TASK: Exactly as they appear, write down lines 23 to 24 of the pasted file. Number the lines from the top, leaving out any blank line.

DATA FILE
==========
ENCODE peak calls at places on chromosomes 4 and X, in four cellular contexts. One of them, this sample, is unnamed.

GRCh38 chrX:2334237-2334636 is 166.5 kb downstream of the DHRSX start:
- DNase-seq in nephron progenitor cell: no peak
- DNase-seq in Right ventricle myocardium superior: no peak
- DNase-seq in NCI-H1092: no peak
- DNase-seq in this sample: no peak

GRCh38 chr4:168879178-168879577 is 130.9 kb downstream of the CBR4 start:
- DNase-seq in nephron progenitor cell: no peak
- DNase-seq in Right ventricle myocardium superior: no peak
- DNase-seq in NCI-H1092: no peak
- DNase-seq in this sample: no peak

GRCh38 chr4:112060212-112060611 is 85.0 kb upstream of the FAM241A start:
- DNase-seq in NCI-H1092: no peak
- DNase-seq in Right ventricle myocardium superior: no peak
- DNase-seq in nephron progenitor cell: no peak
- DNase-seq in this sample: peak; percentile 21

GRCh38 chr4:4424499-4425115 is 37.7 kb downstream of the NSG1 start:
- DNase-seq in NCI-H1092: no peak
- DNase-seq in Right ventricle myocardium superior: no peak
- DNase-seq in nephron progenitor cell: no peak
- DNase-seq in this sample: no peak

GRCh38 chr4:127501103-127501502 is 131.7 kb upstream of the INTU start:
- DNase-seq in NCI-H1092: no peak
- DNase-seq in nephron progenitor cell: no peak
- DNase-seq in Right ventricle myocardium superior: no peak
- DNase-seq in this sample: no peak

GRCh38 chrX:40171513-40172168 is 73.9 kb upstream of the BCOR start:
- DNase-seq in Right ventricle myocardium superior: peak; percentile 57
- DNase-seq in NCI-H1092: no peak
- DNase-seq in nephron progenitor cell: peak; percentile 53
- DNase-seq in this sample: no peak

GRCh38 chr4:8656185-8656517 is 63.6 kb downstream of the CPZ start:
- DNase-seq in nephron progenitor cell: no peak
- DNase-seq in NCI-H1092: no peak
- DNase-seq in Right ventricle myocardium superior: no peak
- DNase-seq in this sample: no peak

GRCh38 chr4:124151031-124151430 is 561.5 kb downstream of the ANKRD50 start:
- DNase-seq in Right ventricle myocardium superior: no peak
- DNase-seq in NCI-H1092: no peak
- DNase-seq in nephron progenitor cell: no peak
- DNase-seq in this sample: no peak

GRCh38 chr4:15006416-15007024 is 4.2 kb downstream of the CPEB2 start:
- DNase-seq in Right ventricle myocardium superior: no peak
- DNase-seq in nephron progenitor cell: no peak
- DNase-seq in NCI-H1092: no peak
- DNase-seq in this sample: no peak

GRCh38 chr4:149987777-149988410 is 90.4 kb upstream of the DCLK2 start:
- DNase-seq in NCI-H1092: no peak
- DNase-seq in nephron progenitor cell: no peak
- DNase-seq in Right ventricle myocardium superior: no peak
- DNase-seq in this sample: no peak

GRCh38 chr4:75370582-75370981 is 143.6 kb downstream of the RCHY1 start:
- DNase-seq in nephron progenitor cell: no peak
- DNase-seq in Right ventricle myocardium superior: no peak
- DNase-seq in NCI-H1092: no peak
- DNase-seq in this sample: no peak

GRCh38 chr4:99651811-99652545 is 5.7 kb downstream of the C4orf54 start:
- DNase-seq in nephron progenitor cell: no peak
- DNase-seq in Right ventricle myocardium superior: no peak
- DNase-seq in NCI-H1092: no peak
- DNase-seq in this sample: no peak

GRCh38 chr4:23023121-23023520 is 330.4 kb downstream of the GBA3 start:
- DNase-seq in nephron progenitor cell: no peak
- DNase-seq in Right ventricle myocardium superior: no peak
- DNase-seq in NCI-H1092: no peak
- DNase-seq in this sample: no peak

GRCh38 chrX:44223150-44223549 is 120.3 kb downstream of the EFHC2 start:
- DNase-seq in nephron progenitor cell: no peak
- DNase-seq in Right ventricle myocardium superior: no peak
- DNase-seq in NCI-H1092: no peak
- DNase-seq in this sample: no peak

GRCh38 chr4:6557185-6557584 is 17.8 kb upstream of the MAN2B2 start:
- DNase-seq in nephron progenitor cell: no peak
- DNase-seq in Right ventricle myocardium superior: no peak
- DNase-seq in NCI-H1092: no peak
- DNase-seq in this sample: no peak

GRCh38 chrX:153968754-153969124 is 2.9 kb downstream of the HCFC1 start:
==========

- DNase-seq in NCI-H1092: no peak
- DNase-seq in nephron progenitor cell: no peak